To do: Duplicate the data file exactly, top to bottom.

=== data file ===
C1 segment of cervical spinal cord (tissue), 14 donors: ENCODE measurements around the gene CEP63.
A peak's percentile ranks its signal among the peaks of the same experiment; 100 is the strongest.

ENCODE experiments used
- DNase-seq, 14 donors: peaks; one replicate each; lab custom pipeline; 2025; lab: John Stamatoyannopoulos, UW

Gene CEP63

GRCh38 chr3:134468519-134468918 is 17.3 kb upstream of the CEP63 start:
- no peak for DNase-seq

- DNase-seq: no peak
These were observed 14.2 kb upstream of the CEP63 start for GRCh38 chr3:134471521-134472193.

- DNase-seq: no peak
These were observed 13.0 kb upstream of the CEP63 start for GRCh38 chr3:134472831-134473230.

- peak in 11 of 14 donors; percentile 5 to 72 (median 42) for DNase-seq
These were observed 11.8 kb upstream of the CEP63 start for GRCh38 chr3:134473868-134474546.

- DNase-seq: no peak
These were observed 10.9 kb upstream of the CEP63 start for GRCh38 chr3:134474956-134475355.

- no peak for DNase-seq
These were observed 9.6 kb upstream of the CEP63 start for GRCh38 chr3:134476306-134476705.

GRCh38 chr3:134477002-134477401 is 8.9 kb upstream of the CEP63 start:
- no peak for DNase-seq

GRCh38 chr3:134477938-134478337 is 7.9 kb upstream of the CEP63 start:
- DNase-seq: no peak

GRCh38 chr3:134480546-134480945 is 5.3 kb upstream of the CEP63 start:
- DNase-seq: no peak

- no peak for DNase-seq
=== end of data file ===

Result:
C1 segment of cervical spinal cord (tissue), 14 donors: ENCODE measurements around the gene CEP63.
A peak's percentile ranks its signal among the peaks of the same experiment; 100 is the strongest.

ENCODE experiments used
- DNase-seq, 14 donors: peaks; one replicate each; lab custom pipeline; 2025; lab: John Stamatoyannopoulos, UW

Gene CEP63

GRCh38 chr3:134468519-134468918 is 17.3 kb upstream of the CEP63 start:
- no peak for DNase-seq

- DNase-seq: no peak
These were observed 14.2 kb upstream of the CEP63 start for GRCh38 chr3:134471521-134472193.

- DNase-seq: no peak
These were observed 13.0 kb upstream of the CEP63 start for GRCh38 chr3:134472831-134473230.

- peak in 11 of 14 donors; percentile 5 to 72 (median 42) for DNase-seq
These were observed 11.8 kb upstream of the CEP63 start for GRCh38 chr3:134473868-134474546.

- DNase-seq: no peak
These were observed 10.9 kb upstream of the CEP63 start for GRCh38 chr3:134474956-134475355.

- no peak for DNase-seq
These were observed 9.6 kb upstream of the CEP63 start for GRCh38 chr3:134476306-134476705.

GRCh38 chr3:134477002-134477401 is 8.9 kb upstream of the CEP63 start:
- no peak for DNase-seq

GRCh38 chr3:134477938-134478337 is 7.9 kb upstream of the CEP63 start:
- DNase-seq: no peak

GRCh38 chr3:134480546-134480945 is 5.3 kb upstream of the CEP63 start:
- DNase-seq: no peak

- no peak for DNase-seq